LONDON — The pound has climbed to its highest level in a year against the dollar on Tuesday morning after inflation data from the Office for National Statistics came in above expectations.
The UK’s Consumer Prices Index (CPI) inflation rate — the key measure of inflation — was 2.9% in August, up from 2.6% in the previous month, according to the Office for National Statistics.
Inflation had been expected to climb to 2.8% from the 2.6% level seen in both June and July, according to economists polled before the release. Instead, it hit its joint highest level since the Brexit vote last summer.
The pound took off on the back of the news, climbing around 0.7% to trade against the greenback at $US1.3263, a level not seen since September 2016 before the so-called October flash crash wiped several per cent off the pound’s value.
The chart below shows the pound’s performance on Tuesday, as of 11.05 a.m. BST (6.05 a.m. ET):
“GBP/USD reached its highest level in a year earlier, although it has backed away from earlier highs,” Kathleen Brooks, head of research at CityIndex said in an email.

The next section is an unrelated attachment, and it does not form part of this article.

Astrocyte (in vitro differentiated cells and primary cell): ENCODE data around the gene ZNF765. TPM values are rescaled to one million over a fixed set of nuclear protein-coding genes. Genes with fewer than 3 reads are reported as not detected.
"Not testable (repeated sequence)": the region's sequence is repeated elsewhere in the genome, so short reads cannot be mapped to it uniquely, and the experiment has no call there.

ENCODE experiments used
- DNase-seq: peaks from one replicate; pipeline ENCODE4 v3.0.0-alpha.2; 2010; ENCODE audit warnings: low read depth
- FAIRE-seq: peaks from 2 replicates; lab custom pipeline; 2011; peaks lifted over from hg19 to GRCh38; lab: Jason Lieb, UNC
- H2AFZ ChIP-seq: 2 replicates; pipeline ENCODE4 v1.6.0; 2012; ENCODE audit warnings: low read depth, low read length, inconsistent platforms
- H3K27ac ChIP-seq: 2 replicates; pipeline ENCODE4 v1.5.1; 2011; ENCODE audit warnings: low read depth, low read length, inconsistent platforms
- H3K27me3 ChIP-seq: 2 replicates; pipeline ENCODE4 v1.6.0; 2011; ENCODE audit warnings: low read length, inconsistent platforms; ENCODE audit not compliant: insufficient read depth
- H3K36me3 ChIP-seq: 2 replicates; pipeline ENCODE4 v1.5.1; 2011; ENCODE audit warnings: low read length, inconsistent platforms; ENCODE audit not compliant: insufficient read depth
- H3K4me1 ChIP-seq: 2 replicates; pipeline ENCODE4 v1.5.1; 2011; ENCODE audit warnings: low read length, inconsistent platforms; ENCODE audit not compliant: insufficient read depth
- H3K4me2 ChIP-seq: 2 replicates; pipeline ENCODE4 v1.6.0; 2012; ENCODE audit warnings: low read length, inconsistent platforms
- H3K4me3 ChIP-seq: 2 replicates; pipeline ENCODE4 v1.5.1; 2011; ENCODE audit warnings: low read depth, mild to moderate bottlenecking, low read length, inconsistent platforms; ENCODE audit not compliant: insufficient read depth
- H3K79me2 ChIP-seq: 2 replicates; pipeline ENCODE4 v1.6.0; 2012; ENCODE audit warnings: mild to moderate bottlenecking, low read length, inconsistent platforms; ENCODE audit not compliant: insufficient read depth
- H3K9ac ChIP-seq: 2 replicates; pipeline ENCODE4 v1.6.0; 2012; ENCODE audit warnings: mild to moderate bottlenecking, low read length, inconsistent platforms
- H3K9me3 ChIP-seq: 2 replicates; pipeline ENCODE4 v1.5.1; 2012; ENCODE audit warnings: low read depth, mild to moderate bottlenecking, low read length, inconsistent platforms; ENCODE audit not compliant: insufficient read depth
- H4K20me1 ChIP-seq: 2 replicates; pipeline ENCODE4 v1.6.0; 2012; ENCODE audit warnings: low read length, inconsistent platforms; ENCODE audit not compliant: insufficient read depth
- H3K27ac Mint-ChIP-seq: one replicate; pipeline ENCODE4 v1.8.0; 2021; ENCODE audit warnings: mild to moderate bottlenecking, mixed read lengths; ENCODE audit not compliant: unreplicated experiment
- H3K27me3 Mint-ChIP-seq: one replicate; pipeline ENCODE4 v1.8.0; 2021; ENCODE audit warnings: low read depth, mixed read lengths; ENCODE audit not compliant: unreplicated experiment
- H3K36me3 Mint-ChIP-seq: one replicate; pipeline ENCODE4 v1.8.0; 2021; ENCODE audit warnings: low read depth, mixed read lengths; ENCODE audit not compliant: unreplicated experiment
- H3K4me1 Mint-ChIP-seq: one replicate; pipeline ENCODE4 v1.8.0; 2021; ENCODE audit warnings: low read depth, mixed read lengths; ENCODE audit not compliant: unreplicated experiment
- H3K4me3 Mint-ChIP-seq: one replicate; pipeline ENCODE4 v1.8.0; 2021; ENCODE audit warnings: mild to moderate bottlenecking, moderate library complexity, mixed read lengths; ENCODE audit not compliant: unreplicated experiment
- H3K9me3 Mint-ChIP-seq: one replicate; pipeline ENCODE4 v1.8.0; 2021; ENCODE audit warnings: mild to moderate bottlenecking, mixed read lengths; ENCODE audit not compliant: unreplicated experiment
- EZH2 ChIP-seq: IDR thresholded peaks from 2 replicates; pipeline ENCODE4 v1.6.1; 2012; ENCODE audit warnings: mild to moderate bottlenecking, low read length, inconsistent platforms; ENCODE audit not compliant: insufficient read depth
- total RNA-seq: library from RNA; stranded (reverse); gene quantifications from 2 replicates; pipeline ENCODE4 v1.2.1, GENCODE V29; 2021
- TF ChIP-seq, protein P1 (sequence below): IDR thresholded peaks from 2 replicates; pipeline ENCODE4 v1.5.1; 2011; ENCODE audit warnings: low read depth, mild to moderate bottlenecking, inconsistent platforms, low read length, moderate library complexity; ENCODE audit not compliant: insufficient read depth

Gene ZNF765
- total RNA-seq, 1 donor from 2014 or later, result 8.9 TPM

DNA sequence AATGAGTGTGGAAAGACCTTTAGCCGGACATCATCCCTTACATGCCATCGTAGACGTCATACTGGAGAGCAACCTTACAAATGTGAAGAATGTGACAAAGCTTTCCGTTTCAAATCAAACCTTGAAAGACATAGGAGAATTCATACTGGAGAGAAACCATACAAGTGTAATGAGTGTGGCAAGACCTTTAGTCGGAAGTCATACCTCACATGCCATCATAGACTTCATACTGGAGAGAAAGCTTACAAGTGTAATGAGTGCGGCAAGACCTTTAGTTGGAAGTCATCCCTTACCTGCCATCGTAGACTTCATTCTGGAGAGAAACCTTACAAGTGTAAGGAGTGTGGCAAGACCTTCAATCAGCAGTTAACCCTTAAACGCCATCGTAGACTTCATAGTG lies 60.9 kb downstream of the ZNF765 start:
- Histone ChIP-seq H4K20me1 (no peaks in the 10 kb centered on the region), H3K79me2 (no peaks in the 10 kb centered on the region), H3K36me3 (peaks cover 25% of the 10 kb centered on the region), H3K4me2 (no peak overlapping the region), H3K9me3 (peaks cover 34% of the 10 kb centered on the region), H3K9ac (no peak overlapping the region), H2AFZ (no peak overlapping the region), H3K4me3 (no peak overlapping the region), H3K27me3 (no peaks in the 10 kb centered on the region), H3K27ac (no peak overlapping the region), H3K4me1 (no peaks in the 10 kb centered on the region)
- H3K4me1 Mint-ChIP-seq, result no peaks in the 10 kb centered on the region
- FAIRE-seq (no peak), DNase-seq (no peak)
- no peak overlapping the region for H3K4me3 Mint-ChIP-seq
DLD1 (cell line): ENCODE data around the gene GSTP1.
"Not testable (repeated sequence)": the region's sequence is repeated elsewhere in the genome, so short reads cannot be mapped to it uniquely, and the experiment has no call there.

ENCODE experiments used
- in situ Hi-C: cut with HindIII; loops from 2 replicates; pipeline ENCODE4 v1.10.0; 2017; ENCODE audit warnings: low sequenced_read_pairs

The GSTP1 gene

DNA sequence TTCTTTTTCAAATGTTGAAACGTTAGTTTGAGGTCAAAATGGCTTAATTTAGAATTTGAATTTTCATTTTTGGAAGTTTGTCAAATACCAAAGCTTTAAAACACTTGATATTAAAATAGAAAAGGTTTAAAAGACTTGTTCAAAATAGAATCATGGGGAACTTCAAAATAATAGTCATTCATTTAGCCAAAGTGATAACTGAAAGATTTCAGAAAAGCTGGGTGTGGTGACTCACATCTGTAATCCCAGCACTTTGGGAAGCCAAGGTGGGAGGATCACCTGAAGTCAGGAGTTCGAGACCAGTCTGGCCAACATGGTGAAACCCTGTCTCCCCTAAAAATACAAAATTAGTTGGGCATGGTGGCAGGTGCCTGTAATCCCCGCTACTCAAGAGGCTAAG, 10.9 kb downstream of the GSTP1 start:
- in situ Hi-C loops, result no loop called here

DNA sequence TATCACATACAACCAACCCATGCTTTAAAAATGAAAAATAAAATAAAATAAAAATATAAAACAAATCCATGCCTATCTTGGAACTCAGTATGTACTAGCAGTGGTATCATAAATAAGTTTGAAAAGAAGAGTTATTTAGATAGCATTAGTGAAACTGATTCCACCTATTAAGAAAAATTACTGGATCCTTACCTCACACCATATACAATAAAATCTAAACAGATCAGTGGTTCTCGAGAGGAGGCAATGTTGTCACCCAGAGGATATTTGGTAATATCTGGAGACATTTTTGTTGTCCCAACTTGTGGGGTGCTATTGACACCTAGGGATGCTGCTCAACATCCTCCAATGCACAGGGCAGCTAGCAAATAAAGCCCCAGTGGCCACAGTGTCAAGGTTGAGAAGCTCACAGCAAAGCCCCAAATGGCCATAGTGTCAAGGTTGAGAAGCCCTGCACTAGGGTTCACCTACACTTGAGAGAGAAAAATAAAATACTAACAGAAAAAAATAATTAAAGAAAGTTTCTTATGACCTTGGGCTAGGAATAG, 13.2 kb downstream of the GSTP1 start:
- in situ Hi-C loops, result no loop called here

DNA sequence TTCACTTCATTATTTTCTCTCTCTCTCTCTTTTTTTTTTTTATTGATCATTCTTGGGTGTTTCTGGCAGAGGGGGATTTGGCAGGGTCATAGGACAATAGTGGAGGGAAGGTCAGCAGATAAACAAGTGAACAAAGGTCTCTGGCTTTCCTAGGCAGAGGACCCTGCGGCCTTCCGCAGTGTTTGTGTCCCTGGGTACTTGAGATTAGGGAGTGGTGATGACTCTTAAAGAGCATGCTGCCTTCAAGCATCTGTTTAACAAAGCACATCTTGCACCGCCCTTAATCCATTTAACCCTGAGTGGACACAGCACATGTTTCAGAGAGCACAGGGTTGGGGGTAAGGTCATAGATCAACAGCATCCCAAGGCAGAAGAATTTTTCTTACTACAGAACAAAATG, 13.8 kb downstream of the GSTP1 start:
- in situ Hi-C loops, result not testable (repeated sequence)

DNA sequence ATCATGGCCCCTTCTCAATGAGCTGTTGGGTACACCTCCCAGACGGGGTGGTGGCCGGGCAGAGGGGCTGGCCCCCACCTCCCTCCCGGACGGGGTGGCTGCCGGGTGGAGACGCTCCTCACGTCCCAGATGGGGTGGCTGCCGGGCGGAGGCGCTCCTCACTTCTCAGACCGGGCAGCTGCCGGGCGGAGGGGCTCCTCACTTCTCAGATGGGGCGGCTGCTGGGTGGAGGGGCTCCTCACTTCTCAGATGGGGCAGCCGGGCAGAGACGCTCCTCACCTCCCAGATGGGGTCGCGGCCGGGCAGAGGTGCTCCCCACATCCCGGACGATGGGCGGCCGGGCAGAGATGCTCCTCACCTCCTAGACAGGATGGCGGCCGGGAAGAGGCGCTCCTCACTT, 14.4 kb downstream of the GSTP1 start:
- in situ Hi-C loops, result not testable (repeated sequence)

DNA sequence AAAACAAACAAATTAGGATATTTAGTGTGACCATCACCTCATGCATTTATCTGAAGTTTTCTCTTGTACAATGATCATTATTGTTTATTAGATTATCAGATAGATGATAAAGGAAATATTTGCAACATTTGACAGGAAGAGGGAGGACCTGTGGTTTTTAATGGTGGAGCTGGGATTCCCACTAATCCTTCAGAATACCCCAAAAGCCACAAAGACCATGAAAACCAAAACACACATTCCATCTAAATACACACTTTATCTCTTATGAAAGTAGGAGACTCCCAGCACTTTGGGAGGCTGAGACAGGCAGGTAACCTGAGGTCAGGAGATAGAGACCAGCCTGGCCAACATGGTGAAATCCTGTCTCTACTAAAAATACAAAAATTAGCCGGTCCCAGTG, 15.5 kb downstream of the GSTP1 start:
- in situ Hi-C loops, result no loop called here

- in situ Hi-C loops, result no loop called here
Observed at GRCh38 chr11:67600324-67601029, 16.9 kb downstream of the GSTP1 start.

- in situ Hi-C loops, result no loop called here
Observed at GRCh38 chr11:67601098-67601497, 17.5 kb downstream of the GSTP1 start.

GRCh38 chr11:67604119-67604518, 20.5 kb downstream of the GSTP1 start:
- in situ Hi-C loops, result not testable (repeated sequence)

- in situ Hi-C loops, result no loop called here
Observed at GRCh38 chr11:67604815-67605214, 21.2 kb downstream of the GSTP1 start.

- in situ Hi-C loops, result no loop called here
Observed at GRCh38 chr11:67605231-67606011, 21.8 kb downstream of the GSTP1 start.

“In fairness, if the pound can’t rally when the dollar is this weak then something would be amiss. At this stage, cable moves are as much about USD weakness rather than UK inflation.”
The pound is set to come into sharp focus this week ahead of the Bank of England’s September Monetary Policy Committee meeting on Thursday. With inflation rising, the bank faces a policy trade off. The bank must balance surging inflation brought on by the weakened pound since the referendum with the slowdown in the economy, dwindling consumer spending, and declining inward investment.
So far, the dwindling economy side of the argument has largely held sway on the MPC, with the closest vote held since the Brexit seeing three members of the committee backing an increase in rates back to 0.5%, and five voting to leave rates unchanged.
The latest inflation figures, as well as communications from the bank, suggest that a rate hike may be on its way sooner than expected.